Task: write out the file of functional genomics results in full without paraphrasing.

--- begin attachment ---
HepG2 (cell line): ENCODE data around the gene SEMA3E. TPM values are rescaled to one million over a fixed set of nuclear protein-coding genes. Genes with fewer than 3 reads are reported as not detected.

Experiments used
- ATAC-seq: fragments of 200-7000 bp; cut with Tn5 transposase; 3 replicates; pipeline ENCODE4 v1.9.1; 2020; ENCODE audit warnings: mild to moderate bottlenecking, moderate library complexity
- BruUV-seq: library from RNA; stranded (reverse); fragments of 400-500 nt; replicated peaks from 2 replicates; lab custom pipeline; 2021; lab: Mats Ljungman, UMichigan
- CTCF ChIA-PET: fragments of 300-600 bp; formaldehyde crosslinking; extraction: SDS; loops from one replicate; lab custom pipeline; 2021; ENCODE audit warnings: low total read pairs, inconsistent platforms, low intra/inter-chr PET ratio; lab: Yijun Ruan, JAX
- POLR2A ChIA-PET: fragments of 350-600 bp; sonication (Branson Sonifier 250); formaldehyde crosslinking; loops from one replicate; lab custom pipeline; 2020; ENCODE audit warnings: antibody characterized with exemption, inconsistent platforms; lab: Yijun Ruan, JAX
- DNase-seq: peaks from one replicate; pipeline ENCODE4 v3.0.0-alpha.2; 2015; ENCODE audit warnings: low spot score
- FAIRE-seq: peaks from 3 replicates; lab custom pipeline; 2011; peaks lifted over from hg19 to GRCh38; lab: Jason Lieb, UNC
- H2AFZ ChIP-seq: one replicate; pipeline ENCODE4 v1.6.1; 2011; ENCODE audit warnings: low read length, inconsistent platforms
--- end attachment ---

HepG2 (cell line): ENCODE data around the gene SEMA3E. TPM values are rescaled to one million over a fixed set of nuclear protein-coding genes. Genes with fewer than 3 reads are reported as not detected.

Experiments used
- ATAC-seq: fragments of 200-7000 bp; cut with Tn5 transposase; 3 replicates; pipeline ENCODE4 v1.9.1; 2020; ENCODE audit warnings: mild to moderate bottlenecking, moderate library complexity
- BruUV-seq: library from RNA; stranded (reverse); fragments of 400-500 nt; replicated peaks from 2 replicates; lab custom pipeline; 2021; lab: Mats Ljungman, UMichigan
- CTCF ChIA-PET: fragments of 300-600 bp; formaldehyde crosslinking; extraction: SDS; loops from one replicate; lab custom pipeline; 2021; ENCODE audit warnings: low total read pairs, inconsistent platforms, low intra/inter-chr PET ratio; lab: Yijun Ruan, JAX
- POLR2A ChIA-PET: fragments of 350-600 bp; sonication (Branson Sonifier 250); formaldehyde crosslinking; loops from one replicate; lab custom pipeline; 2020; ENCODE audit warnings: antibody characterized with exemption, inconsistent platforms; lab: Yijun Ruan, JAX
- DNase-seq: peaks from one replicate; pipeline ENCODE4 v3.0.0-alpha.2; 2015; ENCODE audit warnings: low spot score
- FAIRE-seq: peaks from 3 replicates; lab custom pipeline; 2011; peaks lifted over from hg19 to GRCh38; lab: Jason Lieb, UNC
- H2AFZ ChIP-seq: one replicate; pipeline ENCODE4 v1.6.1; 2011; ENCODE audit warnings: low read length, inconsistent platforms